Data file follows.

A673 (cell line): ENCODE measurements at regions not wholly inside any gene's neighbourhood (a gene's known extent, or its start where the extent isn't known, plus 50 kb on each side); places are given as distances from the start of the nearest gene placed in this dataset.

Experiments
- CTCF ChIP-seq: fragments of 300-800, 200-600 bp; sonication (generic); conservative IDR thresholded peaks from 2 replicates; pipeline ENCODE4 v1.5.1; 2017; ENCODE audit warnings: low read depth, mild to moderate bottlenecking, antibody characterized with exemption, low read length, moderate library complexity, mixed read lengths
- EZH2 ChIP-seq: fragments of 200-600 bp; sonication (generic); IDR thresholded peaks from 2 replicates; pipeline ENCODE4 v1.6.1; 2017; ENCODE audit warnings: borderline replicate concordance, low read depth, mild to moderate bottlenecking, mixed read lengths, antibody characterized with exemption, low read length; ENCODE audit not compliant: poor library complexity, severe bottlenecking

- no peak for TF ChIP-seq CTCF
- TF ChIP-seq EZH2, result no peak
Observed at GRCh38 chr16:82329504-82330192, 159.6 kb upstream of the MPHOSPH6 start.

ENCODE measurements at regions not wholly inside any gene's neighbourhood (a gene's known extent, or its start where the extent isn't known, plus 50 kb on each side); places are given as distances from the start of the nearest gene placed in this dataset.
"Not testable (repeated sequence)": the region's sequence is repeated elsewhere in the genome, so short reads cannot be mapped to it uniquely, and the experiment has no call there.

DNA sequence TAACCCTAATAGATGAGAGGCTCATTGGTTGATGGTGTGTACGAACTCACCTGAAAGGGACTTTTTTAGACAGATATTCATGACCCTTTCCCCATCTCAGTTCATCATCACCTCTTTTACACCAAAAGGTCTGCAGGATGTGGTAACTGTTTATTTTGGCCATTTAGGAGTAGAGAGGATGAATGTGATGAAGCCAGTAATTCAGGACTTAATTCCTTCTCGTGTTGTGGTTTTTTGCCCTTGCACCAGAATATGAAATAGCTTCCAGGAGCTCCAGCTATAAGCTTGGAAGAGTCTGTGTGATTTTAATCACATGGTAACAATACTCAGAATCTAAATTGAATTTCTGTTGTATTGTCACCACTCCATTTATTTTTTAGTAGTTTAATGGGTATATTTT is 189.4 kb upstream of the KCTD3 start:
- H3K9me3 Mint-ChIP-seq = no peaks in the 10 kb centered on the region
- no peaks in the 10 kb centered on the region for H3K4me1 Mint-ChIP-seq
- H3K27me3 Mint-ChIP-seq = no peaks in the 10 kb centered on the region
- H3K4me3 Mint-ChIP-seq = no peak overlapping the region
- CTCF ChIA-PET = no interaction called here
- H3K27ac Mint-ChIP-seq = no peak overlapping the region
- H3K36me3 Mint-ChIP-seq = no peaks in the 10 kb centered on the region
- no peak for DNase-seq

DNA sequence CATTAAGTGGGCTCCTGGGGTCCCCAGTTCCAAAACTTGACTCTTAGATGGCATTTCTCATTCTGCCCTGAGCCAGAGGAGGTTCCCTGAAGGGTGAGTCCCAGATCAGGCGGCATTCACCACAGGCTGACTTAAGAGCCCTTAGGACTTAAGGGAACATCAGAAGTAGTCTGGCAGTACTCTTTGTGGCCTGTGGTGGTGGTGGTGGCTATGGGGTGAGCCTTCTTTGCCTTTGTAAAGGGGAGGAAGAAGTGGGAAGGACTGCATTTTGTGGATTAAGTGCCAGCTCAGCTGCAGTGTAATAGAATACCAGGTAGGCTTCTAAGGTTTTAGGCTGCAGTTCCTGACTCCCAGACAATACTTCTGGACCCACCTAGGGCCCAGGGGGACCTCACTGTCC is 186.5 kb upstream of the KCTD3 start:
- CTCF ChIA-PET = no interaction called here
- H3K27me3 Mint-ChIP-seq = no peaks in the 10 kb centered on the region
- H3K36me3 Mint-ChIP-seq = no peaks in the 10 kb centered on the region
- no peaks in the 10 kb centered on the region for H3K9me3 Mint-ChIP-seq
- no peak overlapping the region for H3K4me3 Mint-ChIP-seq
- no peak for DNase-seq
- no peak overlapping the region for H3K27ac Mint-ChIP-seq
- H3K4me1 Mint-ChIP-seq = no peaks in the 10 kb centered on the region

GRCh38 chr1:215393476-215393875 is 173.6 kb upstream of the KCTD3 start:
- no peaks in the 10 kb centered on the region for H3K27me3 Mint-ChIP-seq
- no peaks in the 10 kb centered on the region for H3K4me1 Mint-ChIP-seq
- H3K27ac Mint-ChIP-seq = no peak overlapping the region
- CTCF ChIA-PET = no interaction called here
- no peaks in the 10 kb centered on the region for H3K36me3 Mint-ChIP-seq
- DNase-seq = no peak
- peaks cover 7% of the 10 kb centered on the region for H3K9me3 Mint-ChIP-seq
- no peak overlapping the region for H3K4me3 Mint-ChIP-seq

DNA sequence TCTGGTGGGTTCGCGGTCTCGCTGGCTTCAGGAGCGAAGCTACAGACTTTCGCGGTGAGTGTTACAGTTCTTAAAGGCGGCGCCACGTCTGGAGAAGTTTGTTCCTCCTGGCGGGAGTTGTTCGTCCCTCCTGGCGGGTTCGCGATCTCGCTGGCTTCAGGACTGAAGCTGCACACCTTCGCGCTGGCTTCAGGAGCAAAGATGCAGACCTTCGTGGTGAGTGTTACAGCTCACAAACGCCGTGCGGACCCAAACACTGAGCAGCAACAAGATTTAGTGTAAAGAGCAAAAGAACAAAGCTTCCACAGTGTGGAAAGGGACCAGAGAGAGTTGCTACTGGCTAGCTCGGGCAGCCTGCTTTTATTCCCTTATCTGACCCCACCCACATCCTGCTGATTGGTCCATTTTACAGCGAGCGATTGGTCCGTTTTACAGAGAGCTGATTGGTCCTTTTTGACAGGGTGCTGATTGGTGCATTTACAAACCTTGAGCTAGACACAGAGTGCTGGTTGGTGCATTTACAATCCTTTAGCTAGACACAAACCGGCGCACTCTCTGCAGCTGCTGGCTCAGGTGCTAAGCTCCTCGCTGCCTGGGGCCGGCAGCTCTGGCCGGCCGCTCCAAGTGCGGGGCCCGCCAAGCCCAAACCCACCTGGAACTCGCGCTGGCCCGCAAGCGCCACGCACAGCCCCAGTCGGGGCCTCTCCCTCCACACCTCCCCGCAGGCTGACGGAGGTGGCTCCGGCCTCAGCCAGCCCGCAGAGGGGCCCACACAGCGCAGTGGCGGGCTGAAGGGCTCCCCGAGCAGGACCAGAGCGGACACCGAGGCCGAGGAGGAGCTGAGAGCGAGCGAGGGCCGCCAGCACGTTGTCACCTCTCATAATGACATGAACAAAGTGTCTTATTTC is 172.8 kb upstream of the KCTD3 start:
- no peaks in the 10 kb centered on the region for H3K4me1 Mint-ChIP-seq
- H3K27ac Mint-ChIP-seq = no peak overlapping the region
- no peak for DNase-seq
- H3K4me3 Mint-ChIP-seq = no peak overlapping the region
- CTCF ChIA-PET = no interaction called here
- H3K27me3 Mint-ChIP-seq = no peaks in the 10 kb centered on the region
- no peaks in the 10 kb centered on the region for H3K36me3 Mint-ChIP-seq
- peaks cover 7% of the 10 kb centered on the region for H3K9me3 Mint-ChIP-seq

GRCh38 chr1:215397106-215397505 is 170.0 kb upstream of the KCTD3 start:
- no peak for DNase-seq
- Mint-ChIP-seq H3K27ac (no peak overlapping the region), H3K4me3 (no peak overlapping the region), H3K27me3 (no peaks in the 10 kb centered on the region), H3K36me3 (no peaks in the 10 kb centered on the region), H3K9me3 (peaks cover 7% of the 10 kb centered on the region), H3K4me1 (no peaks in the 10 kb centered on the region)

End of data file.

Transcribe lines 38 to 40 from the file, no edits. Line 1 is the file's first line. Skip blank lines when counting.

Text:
- no peaks in the 10 kb centered on the region for H3K4me1 Mint-ChIP-seq
- H3K27ac Mint-ChIP-seq = no peak overlapping the region
- no peak for DNase-seq